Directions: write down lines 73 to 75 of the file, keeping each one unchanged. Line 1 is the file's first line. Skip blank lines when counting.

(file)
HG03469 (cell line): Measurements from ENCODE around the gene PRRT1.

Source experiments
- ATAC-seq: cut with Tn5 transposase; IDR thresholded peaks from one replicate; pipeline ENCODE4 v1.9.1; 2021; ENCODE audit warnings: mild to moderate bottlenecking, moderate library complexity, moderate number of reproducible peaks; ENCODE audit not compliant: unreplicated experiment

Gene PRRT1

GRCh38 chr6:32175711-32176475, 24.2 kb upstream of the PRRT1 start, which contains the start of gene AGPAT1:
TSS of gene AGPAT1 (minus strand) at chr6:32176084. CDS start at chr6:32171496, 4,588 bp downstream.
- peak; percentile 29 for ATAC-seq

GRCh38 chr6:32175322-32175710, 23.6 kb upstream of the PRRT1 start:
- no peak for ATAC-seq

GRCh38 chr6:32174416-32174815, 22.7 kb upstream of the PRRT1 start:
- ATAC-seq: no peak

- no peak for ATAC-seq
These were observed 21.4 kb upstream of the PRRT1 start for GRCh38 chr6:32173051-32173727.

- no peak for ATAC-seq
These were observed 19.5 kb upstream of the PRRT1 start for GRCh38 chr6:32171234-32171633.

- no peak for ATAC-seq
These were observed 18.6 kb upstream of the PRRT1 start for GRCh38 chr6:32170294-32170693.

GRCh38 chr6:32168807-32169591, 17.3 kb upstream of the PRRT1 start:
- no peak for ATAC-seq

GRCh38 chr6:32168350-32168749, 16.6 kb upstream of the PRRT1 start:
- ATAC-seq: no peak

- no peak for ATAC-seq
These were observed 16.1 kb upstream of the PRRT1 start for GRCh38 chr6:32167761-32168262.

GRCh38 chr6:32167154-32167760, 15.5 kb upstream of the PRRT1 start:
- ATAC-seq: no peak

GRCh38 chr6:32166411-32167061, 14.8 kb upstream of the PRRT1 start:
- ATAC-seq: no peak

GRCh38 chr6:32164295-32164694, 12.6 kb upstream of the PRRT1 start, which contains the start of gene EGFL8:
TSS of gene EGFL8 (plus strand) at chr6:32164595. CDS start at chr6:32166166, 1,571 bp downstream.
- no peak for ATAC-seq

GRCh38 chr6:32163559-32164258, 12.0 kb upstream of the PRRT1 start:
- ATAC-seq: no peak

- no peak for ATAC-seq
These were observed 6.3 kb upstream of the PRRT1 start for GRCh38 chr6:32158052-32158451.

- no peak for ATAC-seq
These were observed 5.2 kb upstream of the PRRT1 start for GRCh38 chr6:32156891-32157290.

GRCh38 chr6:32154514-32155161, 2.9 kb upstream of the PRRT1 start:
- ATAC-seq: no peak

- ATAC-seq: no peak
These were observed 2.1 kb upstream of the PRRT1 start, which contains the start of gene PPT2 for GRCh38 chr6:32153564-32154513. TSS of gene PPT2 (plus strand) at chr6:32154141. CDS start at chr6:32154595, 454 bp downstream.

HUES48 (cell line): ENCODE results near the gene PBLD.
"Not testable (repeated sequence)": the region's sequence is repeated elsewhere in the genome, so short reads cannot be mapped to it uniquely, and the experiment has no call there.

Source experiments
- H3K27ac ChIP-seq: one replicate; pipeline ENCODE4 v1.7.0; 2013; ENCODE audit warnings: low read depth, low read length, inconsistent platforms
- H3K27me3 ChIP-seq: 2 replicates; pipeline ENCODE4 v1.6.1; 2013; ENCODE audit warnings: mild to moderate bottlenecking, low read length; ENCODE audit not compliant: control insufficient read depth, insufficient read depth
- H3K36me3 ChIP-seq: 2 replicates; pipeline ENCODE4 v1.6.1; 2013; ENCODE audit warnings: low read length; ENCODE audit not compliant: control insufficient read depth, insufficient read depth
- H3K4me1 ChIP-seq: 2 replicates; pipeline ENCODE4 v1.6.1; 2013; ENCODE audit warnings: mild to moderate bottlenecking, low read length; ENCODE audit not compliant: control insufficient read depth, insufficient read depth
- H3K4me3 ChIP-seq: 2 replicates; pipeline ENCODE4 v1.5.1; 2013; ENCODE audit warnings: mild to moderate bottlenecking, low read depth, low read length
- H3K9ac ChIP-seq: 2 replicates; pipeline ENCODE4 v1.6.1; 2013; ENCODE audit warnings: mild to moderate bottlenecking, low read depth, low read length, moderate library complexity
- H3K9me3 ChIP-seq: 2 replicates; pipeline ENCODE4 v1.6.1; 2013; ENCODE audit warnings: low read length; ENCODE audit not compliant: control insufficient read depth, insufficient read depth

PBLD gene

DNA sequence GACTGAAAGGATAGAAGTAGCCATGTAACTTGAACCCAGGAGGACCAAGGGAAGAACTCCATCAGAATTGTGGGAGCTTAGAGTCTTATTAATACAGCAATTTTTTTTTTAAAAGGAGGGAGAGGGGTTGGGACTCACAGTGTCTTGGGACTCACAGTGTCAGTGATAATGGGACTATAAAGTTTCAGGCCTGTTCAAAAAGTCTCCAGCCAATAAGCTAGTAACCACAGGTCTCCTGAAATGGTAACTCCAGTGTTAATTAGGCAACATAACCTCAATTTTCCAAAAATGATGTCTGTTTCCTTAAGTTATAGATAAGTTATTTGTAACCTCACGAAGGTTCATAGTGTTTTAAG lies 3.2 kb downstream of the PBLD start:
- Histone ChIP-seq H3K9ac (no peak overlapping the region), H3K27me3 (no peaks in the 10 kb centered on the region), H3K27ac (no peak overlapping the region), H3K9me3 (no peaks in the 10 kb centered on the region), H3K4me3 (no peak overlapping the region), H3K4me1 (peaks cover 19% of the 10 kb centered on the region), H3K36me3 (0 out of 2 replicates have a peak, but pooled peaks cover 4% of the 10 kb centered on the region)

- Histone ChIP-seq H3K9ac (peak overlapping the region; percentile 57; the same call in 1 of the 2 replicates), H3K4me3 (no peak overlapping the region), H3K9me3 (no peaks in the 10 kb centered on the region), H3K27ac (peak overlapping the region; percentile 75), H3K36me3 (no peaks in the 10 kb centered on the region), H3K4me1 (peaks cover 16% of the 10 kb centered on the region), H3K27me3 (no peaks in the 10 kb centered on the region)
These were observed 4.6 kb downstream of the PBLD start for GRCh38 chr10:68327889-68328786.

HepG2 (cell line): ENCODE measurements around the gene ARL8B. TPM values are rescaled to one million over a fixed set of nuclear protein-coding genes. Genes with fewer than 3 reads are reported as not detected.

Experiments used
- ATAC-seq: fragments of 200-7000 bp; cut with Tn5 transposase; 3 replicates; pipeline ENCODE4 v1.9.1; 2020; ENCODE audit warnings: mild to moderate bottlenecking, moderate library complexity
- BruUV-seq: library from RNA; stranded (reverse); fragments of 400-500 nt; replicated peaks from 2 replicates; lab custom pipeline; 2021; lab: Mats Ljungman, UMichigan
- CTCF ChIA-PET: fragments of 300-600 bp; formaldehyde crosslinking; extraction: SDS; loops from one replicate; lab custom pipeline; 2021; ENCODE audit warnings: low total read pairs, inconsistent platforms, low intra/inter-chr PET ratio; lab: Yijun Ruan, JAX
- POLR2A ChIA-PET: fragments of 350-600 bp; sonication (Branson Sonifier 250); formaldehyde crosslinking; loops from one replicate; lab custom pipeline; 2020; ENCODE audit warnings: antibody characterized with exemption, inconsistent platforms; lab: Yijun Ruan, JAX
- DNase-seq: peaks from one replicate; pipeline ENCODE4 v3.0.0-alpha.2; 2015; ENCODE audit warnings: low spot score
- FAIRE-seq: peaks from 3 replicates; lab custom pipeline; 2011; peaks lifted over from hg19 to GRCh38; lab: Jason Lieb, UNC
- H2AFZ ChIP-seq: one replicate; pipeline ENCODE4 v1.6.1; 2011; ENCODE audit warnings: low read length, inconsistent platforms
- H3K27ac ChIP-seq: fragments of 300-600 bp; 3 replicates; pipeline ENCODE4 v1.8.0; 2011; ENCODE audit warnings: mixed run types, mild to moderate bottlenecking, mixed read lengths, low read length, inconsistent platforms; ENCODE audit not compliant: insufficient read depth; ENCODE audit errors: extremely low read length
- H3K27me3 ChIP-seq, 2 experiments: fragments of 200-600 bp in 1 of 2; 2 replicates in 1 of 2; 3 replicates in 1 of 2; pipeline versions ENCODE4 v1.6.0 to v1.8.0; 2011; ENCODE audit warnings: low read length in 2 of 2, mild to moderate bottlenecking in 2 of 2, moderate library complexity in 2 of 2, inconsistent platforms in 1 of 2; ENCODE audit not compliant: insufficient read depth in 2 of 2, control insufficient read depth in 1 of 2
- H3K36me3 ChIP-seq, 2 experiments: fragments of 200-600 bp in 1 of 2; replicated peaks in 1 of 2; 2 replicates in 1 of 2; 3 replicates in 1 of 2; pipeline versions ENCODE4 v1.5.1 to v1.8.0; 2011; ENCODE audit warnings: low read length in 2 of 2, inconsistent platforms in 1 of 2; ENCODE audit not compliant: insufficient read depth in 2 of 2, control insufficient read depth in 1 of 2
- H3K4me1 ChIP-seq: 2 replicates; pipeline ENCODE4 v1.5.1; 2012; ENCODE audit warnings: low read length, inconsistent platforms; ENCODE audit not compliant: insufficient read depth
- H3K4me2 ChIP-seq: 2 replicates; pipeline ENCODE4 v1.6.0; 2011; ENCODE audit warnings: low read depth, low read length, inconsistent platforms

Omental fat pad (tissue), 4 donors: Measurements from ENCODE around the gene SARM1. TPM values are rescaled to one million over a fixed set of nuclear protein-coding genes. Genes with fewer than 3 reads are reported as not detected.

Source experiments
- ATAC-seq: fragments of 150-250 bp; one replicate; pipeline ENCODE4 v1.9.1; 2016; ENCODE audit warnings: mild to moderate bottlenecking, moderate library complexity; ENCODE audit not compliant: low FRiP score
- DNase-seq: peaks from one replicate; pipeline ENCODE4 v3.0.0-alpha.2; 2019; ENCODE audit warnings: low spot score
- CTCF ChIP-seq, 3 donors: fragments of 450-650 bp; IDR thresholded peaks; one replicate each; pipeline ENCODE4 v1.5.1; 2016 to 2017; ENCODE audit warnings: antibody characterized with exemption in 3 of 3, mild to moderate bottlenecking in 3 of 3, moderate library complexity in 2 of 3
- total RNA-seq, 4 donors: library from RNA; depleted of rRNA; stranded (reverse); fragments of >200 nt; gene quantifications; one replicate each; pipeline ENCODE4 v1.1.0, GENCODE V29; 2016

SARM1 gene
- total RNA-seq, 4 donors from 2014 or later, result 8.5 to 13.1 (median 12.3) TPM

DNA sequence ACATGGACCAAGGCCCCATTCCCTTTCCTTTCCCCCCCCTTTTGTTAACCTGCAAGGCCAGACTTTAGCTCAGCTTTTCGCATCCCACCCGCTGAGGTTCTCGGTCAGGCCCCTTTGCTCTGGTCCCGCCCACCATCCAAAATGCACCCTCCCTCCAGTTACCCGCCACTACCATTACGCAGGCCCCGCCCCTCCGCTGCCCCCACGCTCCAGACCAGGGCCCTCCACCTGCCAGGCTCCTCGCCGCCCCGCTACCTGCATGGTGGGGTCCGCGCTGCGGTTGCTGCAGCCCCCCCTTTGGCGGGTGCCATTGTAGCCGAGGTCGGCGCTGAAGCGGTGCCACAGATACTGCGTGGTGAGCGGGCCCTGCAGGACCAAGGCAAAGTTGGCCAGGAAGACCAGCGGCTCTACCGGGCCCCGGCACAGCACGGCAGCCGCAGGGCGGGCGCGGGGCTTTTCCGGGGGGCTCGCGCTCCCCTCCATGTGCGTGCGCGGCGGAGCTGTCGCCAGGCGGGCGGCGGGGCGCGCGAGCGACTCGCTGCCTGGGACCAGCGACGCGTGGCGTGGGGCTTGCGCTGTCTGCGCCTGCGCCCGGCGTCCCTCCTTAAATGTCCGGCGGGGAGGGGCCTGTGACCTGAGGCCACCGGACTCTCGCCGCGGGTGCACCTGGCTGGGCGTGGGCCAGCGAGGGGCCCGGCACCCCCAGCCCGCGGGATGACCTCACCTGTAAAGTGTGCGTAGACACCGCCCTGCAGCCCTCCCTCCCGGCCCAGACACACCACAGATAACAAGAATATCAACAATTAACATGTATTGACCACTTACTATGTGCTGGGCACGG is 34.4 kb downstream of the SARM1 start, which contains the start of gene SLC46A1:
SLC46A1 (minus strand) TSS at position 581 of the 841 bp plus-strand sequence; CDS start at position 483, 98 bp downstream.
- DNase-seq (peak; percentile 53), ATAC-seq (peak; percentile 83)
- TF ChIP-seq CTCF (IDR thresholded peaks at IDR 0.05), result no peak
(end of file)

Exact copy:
- DNase-seq: peaks from one replicate; pipeline ENCODE4 v3.0.0-alpha.2; 2019; ENCODE audit warnings: low spot score
- CTCF ChIP-seq, 3 donors: fragments of 450-650 bp; IDR thresholded peaks; one replicate each; pipeline ENCODE4 v1.5.1; 2016 to 2017; ENCODE audit warnings: antibody characterized with exemption in 3 of 3, mild to moderate bottlenecking in 3 of 3, moderate library complexity in 2 of 3
- total RNA-seq, 4 donors: library from RNA; depleted of rRNA; stranded (reverse); fragments of >200 nt; gene quantifications; one replicate each; pipeline ENCODE4 v1.1.0, GENCODE V29; 2016